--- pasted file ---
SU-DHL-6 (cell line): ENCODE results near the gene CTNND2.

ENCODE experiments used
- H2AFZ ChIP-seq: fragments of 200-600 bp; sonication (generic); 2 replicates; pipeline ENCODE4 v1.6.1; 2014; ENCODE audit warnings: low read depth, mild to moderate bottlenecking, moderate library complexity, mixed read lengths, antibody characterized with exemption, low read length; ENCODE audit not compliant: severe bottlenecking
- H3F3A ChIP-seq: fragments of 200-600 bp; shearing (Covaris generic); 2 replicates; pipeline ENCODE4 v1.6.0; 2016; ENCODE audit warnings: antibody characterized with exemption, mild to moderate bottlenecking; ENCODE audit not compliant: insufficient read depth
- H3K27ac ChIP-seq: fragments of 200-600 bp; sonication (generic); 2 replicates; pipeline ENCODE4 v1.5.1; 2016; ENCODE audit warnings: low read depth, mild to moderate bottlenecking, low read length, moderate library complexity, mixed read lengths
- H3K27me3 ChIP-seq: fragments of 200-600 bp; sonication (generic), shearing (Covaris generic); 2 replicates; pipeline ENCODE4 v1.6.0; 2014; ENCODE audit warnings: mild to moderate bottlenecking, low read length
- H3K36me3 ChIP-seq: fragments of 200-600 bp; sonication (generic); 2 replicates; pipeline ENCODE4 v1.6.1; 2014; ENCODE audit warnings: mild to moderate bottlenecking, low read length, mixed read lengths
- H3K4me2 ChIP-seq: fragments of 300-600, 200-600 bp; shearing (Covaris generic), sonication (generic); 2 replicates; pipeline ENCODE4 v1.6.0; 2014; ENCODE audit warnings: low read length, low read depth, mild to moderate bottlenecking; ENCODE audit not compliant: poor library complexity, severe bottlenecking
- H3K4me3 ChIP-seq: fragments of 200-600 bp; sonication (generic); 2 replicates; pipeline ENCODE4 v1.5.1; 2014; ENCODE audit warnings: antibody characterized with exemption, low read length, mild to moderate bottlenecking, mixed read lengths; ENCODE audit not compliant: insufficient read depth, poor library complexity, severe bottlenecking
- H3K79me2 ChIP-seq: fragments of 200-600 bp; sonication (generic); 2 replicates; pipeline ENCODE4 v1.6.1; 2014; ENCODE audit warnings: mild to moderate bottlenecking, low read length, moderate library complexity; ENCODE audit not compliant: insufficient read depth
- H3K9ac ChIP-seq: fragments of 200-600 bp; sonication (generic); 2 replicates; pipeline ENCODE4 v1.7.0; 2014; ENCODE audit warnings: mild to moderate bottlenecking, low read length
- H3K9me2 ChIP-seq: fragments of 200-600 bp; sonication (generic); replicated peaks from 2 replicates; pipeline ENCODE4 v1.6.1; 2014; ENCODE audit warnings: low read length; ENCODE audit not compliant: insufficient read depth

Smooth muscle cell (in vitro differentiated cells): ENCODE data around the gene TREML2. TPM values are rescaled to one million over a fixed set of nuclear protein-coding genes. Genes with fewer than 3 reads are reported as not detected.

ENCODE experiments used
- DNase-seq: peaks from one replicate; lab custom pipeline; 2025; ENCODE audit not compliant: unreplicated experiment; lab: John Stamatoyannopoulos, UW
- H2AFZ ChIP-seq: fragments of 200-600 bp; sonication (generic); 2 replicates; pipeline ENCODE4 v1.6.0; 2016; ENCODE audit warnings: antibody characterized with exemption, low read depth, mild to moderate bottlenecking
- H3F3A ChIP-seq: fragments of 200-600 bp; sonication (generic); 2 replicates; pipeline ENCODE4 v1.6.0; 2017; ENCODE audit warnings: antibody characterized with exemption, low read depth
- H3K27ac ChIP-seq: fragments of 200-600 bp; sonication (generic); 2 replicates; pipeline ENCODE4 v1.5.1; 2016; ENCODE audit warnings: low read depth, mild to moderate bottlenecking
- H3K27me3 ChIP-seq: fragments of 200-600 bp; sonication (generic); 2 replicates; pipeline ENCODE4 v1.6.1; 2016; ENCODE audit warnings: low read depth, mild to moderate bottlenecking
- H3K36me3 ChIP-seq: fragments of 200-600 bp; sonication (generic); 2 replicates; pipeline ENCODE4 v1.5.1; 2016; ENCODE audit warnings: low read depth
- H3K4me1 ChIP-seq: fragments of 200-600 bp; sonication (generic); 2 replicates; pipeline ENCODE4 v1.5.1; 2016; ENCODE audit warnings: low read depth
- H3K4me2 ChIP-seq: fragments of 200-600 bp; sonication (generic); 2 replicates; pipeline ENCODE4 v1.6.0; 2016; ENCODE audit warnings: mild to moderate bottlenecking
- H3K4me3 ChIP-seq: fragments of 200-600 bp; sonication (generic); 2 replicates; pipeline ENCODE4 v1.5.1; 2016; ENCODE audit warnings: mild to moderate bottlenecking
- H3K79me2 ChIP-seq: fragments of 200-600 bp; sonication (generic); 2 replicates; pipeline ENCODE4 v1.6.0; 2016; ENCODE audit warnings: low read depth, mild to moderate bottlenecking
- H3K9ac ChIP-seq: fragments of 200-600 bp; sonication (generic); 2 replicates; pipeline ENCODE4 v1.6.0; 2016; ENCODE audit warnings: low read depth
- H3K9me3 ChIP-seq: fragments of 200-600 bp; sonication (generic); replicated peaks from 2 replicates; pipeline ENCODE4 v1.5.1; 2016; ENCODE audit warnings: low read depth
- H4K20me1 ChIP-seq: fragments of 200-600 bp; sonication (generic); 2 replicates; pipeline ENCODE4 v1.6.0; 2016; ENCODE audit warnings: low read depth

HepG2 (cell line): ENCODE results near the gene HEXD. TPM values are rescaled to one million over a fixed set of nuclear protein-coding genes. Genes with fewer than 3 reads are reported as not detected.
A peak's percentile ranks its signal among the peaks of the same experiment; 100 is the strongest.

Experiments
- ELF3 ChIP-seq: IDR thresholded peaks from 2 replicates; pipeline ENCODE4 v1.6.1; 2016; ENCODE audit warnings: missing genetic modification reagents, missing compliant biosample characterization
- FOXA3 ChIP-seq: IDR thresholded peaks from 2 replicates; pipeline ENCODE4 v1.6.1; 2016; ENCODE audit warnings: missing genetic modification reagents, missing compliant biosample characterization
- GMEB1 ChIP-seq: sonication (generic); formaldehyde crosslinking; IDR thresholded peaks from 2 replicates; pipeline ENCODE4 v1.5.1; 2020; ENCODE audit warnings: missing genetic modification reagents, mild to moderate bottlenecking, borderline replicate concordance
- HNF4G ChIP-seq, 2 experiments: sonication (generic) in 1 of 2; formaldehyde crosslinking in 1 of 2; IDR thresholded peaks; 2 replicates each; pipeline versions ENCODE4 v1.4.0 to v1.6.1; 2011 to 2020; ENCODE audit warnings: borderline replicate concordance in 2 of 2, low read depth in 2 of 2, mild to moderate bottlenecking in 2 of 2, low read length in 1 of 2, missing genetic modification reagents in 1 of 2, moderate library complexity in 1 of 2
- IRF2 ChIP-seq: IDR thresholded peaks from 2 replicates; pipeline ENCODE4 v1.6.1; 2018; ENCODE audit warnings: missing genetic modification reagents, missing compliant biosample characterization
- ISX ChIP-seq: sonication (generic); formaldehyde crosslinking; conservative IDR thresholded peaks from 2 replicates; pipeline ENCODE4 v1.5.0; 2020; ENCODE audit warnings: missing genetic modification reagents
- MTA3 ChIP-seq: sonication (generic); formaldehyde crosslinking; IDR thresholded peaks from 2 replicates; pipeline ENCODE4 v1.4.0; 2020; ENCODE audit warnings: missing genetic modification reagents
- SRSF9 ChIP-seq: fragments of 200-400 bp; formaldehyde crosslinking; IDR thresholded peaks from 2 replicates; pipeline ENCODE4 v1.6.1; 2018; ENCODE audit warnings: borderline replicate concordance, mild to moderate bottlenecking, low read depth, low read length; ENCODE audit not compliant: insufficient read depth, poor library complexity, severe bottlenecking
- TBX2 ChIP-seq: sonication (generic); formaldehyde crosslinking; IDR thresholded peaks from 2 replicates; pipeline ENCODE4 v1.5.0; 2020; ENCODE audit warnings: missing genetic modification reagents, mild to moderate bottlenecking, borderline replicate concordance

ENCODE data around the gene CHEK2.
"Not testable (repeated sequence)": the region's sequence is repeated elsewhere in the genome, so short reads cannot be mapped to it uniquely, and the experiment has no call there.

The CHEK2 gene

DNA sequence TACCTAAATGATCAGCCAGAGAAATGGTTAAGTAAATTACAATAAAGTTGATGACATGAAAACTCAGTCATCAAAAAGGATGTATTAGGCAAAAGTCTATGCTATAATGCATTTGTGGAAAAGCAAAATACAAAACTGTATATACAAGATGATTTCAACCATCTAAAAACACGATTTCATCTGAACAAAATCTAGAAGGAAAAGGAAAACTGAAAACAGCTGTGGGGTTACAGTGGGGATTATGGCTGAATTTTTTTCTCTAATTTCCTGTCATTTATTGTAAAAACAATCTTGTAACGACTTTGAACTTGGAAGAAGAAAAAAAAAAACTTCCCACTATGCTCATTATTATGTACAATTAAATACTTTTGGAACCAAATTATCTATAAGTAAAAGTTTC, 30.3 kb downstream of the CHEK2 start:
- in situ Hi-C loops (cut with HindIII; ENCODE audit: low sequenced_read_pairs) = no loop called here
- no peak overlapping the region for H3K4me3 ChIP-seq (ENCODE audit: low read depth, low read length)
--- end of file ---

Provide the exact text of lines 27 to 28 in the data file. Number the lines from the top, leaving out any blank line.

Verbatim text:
- H4K20me1 ChIP-seq: fragments of 200-600 bp; sonication (generic); 2 replicates; pipeline ENCODE4 v1.6.0; 2016; ENCODE audit warnings: low read depth

HepG2 (cell line): ENCODE results near the gene HEXD. TPM values are rescaled to one million over a fixed set of nuclear protein-coding genes. Genes with fewer than 3 reads are reported as not detected.